In 2015 there were 2,121,235 businesses actively trading in Australia. Of those, 61% were sole traders – businesses that had no employees (Australian Bureau of Statistics).
What puts many people off branching out on their own is the thought of all that accounting. Yet in truth, managing your small business accounts need be no more difficult than managing the family’s monthly budget. Have a look at these five tips for easy small business accounting.
Check out Sole Trading accounts packages:
Two things you will need. A separate bank account for your business, online if possible, and a good basic sole trader accounts package. If you don’t have a desk-top or laptop computer, there are plenty of printed accounts books still available for the self-employed.
Basic is the key word. Your accounts package should cover your assets, vehicles, tools, stock and other equipment you’ve invested in to start your business. But that's not everything. You'll also need to have a clear view of the cash flow, day to day accounting, profit and loss sheets, as well as Goods and Services Tax (GST) liabilities, or other styles of tax liability such as sales tax or VAT.
Before all else build a Cash Flow Projection:
With the excitement and adrenalin rush of becoming your own boss, comes the fear and worry of whether you can make it succeed. If you have had to take on regular expenditure such as rent for premises, monthly vehicle payments, or a business loan; before you reach break-even point you will likely be living off your personal savings. It’s paramount to have an idea of how long it will take to get your business into profit, where you can begin to draw a wage from the business.
Most good accounts packages will include cash-flow pages. If yours doesn’t, then use your computer’s spreadsheet programme to build a cash-flow forecast sheet. It is the ideal way to not only project break-even point, but allows you to tweak profit margins or service charges to get your business in profit before your back-up money runs out. After the first month’s trading you begin replacing the projected figures with the true figures, and so on. If your break-even month begins slipping farther away, it gives you time to rethink your business strategy and act accordingly, before the proverbial hits the fan.
Begin as You Mean to Go On:
With your accounts software loaded, from day one ensure your working day includes an hour in the evening to enter your earnings and expenditure. This includes cash payments you have made and cash you have received for work completed. Using online banking allows easy checking of electronic credits and debits that may go in or out of your account on a day to day basis. Receipts and invoices should be dated, staple each day’s together, and keep them in a box file or similar.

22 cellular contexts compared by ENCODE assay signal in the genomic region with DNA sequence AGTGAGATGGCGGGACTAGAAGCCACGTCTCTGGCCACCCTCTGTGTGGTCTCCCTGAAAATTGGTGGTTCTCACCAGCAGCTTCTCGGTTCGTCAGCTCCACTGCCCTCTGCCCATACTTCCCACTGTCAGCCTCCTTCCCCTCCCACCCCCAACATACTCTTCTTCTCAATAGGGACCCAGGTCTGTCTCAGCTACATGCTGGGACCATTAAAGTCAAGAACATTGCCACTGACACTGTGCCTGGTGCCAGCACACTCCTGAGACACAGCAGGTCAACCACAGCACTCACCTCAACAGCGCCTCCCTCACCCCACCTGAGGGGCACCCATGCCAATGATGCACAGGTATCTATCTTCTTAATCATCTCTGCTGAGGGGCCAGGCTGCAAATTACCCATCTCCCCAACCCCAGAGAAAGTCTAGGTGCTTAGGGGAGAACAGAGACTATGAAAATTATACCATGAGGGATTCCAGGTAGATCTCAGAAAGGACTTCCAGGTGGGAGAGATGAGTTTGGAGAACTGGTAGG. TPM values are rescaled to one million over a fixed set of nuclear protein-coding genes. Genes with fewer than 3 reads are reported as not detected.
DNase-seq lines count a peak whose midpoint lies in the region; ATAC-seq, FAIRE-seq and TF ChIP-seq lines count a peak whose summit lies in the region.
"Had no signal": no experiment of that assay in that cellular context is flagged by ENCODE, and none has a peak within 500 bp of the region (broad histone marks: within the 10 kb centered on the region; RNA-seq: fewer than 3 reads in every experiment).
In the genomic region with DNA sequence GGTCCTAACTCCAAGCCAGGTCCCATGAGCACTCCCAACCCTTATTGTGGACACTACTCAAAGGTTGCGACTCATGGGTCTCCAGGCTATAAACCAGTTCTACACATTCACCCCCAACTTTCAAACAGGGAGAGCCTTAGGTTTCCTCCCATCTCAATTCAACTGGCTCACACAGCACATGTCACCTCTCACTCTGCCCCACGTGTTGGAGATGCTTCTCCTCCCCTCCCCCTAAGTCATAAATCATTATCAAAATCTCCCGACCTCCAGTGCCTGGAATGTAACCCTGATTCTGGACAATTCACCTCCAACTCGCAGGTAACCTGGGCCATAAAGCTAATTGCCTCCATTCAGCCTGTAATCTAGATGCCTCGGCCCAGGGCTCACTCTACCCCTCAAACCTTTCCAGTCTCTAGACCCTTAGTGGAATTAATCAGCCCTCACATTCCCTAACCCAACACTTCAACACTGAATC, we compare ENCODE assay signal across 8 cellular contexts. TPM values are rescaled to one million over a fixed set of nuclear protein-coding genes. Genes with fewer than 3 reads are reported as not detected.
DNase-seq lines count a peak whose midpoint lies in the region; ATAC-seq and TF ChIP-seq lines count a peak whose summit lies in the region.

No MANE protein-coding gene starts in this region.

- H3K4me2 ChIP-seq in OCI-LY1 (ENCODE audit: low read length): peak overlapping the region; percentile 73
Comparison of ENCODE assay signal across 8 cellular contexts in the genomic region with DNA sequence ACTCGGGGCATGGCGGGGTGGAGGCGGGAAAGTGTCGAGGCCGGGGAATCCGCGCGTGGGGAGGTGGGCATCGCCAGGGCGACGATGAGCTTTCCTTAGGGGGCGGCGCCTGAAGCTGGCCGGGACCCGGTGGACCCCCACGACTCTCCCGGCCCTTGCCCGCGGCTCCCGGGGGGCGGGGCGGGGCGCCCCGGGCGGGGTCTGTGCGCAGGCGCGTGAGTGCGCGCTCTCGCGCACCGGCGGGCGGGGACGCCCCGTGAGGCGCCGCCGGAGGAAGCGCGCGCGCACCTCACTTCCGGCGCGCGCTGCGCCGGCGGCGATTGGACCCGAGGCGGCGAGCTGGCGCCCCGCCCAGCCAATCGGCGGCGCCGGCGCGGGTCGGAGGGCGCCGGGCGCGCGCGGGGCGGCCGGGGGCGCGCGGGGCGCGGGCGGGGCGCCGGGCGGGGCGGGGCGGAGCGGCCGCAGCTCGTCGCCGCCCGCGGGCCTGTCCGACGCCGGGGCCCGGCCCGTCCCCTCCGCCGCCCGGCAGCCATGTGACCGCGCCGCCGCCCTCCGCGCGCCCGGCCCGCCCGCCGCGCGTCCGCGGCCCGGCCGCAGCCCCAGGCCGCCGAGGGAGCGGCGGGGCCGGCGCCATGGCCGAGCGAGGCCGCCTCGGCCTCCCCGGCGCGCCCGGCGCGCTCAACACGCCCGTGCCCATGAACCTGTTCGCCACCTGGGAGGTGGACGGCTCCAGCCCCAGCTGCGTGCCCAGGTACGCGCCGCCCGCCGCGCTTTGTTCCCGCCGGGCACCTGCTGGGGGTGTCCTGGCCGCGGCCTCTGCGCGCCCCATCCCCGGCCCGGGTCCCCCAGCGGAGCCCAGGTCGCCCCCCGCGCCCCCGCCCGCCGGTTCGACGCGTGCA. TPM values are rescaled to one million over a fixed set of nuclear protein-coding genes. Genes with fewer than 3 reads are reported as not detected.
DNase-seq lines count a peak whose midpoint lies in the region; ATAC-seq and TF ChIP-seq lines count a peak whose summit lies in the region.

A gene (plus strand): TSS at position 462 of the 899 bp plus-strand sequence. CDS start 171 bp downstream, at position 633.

By training yourself to update accounts on a daily basis you minimise the risk of mistakes, and the chances of invoices and receipts being lost or misplaced.
Monthly Profit and Loss Sheets:
It’s always worth chatting to your accountant as to how he would prefer you to manage your accounts. After all, his main job is to ensure you pay all the tax you’re due (to ensure you don’t fall foul of the law), while making sure you don’t pay tax on anything you don’t need to. The more work he has to do; the higher will be your accounting bill.
Having completed your daily income/expenditure sheets for the month, it’s a good idea to print off a monthly profit and loss sheet. Some accounts packages will automatically update the profit and loss sheet as you enter your daily trading figures, with others, it’s time to get the calculator out. With each week’s receipts and invoices neatly stapled together in your box file, the profit and loss sheet can be laid in the file, with the following week’s receipts on top. At the end of the year, your accountant can check everything on a month to month basis, making his job easier, and keeping your bill to a minimum.
Check your Tax Liabilities:
Talk to your accountant as to what your tax liabilities are likely to be. If you work totally on your own providing a service, and your turnover is $75,000 or less, you can pay your personal income tax annually.
However, over that amount and you might be liable for Goods and Services Tax, which has to be paid on a quarterly basis. Make sure to check the existing regulations for your country – you might need to deal with sales tax or VAT instead of the GST.
Keeping your accounts up to date, with an eye on your cash flow, makes sure it can be met, and you don’t need to start worrying about paying additional interest on late payments.
Cindy Parker is the professional writer and Content Specialist. She loves to write about small businesses, education and languages. Currently, she works for Learn to trade - a currency trading education company based in Australia.